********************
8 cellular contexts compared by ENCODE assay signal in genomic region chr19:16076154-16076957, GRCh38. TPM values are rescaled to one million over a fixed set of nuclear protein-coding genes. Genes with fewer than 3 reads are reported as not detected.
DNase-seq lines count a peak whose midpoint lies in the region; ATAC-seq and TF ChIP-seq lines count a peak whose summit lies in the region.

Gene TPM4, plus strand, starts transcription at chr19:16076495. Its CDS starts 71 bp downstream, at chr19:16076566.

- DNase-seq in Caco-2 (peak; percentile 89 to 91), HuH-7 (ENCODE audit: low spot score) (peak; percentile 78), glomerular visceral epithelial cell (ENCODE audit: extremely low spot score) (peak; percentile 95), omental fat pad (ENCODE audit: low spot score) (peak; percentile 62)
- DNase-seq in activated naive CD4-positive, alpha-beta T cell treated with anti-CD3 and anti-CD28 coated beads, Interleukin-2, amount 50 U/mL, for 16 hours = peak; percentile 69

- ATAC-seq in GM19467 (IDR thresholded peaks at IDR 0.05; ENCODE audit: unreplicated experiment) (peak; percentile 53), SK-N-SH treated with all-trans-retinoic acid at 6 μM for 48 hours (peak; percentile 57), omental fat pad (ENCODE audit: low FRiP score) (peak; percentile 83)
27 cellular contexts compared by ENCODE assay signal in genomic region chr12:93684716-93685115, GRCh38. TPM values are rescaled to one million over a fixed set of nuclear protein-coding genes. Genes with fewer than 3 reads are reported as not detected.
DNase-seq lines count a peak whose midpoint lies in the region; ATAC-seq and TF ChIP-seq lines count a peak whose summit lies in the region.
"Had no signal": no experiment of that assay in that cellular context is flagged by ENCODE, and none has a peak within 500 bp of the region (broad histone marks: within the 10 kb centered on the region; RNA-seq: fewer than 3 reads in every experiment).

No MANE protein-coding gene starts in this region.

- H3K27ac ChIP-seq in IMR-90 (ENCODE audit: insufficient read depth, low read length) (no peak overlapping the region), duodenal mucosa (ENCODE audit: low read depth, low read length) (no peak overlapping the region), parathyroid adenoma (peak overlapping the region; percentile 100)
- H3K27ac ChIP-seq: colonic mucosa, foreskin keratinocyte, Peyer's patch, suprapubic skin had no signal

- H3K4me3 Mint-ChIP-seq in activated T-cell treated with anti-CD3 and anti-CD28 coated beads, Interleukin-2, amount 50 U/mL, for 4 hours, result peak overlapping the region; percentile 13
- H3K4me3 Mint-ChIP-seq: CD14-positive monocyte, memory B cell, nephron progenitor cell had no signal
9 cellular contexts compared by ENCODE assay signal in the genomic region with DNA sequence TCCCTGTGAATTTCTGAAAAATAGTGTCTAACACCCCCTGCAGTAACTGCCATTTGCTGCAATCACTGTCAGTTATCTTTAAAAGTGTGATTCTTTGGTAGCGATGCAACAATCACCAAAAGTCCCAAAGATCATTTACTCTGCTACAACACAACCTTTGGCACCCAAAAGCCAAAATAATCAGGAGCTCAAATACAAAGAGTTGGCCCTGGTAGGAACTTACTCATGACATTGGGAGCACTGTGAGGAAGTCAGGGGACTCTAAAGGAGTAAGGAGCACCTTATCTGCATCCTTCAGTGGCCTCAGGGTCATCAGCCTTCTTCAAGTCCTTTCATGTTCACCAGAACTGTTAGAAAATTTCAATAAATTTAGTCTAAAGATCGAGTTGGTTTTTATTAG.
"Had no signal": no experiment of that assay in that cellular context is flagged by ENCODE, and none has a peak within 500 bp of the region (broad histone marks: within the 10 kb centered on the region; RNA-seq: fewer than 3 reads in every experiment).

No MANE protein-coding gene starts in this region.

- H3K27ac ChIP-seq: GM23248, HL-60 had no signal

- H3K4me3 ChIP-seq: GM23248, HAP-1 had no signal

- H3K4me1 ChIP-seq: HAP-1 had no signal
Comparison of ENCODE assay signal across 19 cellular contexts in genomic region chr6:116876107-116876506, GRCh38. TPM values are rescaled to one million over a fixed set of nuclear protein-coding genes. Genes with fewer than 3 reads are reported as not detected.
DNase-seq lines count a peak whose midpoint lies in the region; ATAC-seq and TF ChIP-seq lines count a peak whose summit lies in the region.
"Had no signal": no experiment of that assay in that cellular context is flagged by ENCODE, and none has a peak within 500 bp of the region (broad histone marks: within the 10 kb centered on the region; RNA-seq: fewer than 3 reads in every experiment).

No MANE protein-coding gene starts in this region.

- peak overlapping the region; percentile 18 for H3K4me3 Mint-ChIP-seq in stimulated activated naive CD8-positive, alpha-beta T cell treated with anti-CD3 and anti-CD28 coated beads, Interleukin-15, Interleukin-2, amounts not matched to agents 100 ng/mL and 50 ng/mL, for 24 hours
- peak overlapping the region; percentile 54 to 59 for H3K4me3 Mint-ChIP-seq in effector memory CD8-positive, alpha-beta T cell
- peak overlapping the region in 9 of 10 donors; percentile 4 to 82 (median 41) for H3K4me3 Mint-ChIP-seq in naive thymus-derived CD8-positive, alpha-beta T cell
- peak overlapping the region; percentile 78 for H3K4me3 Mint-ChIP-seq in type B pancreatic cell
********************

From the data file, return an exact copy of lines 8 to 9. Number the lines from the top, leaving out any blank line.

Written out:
DNase-seq lines count a peak whose midpoint lies in the region; ATAC-seq and TF ChIP-seq lines count a peak whose summit lies in the region.
"Had no signal": no experiment of that assay in that cellular context is flagged by ENCODE, and none has a peak within 500 bp of the region (broad histone marks: within the 10 kb centered on the region; RNA-seq: fewer than 3 reads in every experiment).